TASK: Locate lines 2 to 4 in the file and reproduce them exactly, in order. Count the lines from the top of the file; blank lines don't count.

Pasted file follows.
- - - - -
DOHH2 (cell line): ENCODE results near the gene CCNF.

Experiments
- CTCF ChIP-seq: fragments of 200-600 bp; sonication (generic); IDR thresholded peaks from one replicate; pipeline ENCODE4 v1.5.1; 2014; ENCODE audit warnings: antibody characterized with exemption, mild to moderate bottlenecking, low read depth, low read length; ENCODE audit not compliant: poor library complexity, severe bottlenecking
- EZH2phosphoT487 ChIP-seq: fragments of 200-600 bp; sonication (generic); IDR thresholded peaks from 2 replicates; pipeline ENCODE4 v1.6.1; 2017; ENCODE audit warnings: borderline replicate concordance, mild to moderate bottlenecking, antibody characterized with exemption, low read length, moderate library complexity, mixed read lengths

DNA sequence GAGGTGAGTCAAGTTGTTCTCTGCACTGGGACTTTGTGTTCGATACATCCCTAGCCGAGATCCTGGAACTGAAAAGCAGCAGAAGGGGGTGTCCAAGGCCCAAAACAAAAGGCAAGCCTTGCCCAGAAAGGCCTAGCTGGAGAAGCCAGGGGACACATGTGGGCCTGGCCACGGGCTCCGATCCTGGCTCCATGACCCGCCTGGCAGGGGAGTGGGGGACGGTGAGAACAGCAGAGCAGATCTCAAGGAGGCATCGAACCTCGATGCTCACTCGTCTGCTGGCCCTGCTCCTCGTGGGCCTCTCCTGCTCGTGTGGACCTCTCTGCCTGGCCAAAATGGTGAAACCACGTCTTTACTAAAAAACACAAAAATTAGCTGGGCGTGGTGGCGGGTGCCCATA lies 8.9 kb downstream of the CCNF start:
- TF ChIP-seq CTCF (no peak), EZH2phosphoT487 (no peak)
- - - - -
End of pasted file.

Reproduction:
Experiments
- CTCF ChIP-seq: fragments of 200-600 bp; sonication (generic); IDR thresholded peaks from one replicate; pipeline ENCODE4 v1.5.1; 2014; ENCODE audit warnings: antibody characterized with exemption, mild to moderate bottlenecking, low read depth, low read length; ENCODE audit not compliant: poor library complexity, severe bottlenecking
- EZH2phosphoT487 ChIP-seq: fragments of 200-600 bp; sonication (generic); IDR thresholded peaks from 2 replicates; pipeline ENCODE4 v1.6.1; 2017; ENCODE audit warnings: borderline replicate concordance, mild to moderate bottlenecking, antibody characterized with exemption, low read length, moderate library complexity, mixed read lengths